by EchoEcho on 08 February 2012 - 21:02
by VKGSDs on 08 February 2012 - 21:02
Personally I don't do them, but I've seen it work out OK. I have "personal space" issues though, I train, show, work, and trial all my own dogs and don't ever send them away for anything, so if I'm putting in all my time, effort, money, and heart the dogs belong to me and me only. I don't ever want to feel roped in or have to jump through hoops or not be able to make all the decisions about my dogs.
by melba on 08 February 2012 - 21:02
I am co-owning a dog right now and it is HELL!!!! If for whatever reason there is a falling out between you and that person,
you will lose big time. It happens ALL the time.
You will not find many pro co-own comments here.
A better option would be to buy the dog outright and ask them to mentor you. Or ask them to mentor you and in a year, when
you have learned much more, then buy the dog of your dreams.
by etosha on 08 February 2012 - 22:02
My advice is buy the dog outright or find a breeder who will sell outright if this one will not.
by EchoEcho on 08 February 2012 - 22:02
by Blitzen on 08 February 2012 - 22:02
Here are a few more things you may not have thought about - who pays the stud fee and related expenses and who chooses the stud dog. What if there are only 4 puppies (or less) or some die or all are pet quality. Repeat the breeding, use a different dog? What happens if the dog gets very ill and requires expensive vet care? A c-section. Who pays....are the bills evenly split. What happens if you can no longer keep the dog? If the dog has HD or UAP or some other genetic issue that would prevent her form being bred, then what? After the dog is titled and the puppy part satisfied, will you be getting full ownership of the dog or will the co-ownership continue into infinity?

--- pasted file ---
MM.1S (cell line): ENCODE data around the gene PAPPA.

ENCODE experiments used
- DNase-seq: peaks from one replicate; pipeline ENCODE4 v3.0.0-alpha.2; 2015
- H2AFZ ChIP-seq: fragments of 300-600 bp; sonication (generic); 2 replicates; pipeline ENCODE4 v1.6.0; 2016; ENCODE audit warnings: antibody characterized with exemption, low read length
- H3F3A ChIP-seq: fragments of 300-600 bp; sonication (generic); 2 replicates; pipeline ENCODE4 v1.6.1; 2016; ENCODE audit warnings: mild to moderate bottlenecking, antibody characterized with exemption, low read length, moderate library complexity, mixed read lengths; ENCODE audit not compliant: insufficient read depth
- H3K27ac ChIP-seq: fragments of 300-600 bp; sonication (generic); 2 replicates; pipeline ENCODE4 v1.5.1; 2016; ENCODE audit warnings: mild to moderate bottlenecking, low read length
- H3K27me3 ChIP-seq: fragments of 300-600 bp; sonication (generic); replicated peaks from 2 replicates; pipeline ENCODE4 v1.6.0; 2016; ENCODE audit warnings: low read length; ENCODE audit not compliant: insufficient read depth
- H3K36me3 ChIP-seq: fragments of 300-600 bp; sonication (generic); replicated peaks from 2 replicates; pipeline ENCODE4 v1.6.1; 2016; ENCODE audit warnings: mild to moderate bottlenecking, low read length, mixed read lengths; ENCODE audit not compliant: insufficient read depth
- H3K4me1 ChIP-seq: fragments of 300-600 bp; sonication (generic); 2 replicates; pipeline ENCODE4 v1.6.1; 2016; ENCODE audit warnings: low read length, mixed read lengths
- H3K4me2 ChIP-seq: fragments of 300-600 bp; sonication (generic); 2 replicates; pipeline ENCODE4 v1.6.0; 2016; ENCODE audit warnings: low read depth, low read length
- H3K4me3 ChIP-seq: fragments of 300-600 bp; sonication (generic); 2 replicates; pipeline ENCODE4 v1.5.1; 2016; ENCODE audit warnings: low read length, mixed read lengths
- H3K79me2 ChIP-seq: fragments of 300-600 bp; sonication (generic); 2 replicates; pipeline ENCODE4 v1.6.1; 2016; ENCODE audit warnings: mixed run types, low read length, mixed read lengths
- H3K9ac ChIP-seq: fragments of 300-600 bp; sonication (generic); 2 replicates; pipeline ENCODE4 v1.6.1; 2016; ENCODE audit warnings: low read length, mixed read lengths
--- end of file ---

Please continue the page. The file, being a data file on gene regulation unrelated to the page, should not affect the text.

All but one of my co-ownerships have been with people who I knew very, very well, for many years.
If you decide to go with a co-ownership, get it all in writing so there are no misunderstandings. Ask other breeders if they know this guy and their impression of him.
Again the most important thing is to know the person you are considering for a co-ownership.
by NorthwindsGS on 09 February 2012 - 00:02
by EchoEcho on 09 February 2012 - 00:02
He has a foster option to which I didn't like because my name isn't on the registration paperwork which made me a little nervous and that is why the co-ownership seems the way to go.
He said that he pays all show titling fees as well as stud fees and expenses and genetic screening related to breeding (need to make sure that includes whelping in the case of a c-section).
by workingdogz on 09 February 2012 - 00:02
The problem with getting it all in writing is
at the end of the day, litigation is expensive!
And you will never be able to forsee every
'what if' situation. It might suit you both better
for the breeder to give you the puppy with a
separate co-own contract specifying litters etc.
AKC won't interfere with any co-own either,
you can be stuck in paperwork hell if you
sign on as a co-owner.
by Blitzen on 09 February 2012 - 00:02
I think a written agreement serves as reminder to both parties on what has been agreed upon verbally. Legally it's probably not going to mean much.